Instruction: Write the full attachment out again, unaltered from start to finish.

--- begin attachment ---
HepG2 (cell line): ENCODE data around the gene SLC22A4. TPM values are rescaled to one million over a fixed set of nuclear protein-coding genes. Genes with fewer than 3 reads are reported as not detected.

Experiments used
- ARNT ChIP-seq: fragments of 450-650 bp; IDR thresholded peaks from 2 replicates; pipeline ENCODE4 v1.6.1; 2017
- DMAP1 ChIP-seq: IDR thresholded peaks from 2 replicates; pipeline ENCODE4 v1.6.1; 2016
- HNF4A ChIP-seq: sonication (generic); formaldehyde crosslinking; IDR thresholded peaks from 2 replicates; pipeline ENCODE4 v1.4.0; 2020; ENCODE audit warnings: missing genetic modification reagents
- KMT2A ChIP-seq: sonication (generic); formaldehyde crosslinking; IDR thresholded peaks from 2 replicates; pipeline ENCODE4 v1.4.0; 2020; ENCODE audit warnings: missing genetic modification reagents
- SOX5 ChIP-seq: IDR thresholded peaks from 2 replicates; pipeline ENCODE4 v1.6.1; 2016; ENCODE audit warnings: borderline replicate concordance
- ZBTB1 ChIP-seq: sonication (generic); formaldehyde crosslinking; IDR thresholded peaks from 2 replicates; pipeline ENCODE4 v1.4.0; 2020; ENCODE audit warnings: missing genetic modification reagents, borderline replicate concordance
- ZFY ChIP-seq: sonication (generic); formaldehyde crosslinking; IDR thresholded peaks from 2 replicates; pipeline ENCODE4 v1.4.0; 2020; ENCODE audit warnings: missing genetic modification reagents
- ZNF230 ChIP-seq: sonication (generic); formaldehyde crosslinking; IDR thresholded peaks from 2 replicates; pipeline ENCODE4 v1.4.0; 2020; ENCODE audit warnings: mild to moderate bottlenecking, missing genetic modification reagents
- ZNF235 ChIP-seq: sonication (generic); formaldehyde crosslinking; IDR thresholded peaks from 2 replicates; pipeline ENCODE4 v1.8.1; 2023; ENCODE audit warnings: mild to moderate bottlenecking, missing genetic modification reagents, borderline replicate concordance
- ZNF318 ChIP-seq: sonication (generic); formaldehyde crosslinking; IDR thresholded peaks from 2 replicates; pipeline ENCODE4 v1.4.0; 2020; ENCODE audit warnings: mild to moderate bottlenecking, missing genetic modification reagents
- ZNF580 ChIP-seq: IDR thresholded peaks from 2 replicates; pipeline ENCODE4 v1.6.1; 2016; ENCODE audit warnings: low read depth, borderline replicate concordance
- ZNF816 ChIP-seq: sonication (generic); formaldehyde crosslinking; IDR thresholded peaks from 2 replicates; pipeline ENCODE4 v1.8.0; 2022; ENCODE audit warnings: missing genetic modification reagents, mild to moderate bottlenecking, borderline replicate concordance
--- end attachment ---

HepG2 (cell line): ENCODE data around the gene SLC22A4. TPM values are rescaled to one million over a fixed set of nuclear protein-coding genes. Genes with fewer than 3 reads are reported as not detected.

Experiments used
- ARNT ChIP-seq: fragments of 450-650 bp; IDR thresholded peaks from 2 replicates; pipeline ENCODE4 v1.6.1; 2017
- DMAP1 ChIP-seq: IDR thresholded peaks from 2 replicates; pipeline ENCODE4 v1.6.1; 2016
- HNF4A ChIP-seq: sonication (generic); formaldehyde crosslinking; IDR thresholded peaks from 2 replicates; pipeline ENCODE4 v1.4.0; 2020; ENCODE audit warnings: missing genetic modification reagents
- KMT2A ChIP-seq: sonication (generic); formaldehyde crosslinking; IDR thresholded peaks from 2 replicates; pipeline ENCODE4 v1.4.0; 2020; ENCODE audit warnings: missing genetic modification reagents
- SOX5 ChIP-seq: IDR thresholded peaks from 2 replicates; pipeline ENCODE4 v1.6.1; 2016; ENCODE audit warnings: borderline replicate concordance
- ZBTB1 ChIP-seq: sonication (generic); formaldehyde crosslinking; IDR thresholded peaks from 2 replicates; pipeline ENCODE4 v1.4.0; 2020; ENCODE audit warnings: missing genetic modification reagents, borderline replicate concordance
- ZFY ChIP-seq: sonication (generic); formaldehyde crosslinking; IDR thresholded peaks from 2 replicates; pipeline ENCODE4 v1.4.0; 2020; ENCODE audit warnings: missing genetic modification reagents
- ZNF230 ChIP-seq: sonication (generic); formaldehyde crosslinking; IDR thresholded peaks from 2 replicates; pipeline ENCODE4 v1.4.0; 2020; ENCODE audit warnings: mild to moderate bottlenecking, missing genetic modification reagents
- ZNF235 ChIP-seq: sonication (generic); formaldehyde crosslinking; IDR thresholded peaks from 2 replicates; pipeline ENCODE4 v1.8.1; 2023; ENCODE audit warnings: mild to moderate bottlenecking, missing genetic modification reagents, borderline replicate concordance
- ZNF318 ChIP-seq: sonication (generic); formaldehyde crosslinking; IDR thresholded peaks from 2 replicates; pipeline ENCODE4 v1.4.0; 2020; ENCODE audit warnings: mild to moderate bottlenecking, missing genetic modification reagents
- ZNF580 ChIP-seq: IDR thresholded peaks from 2 replicates; pipeline ENCODE4 v1.6.1; 2016; ENCODE audit warnings: low read depth, borderline replicate concordance
- ZNF816 ChIP-seq: sonication (generic); formaldehyde crosslinking; IDR thresholded peaks from 2 replicates; pipeline ENCODE4 v1.8.0; 2022; ENCODE audit warnings: missing genetic modification reagents, mild to moderate bottlenecking, borderline replicate concordance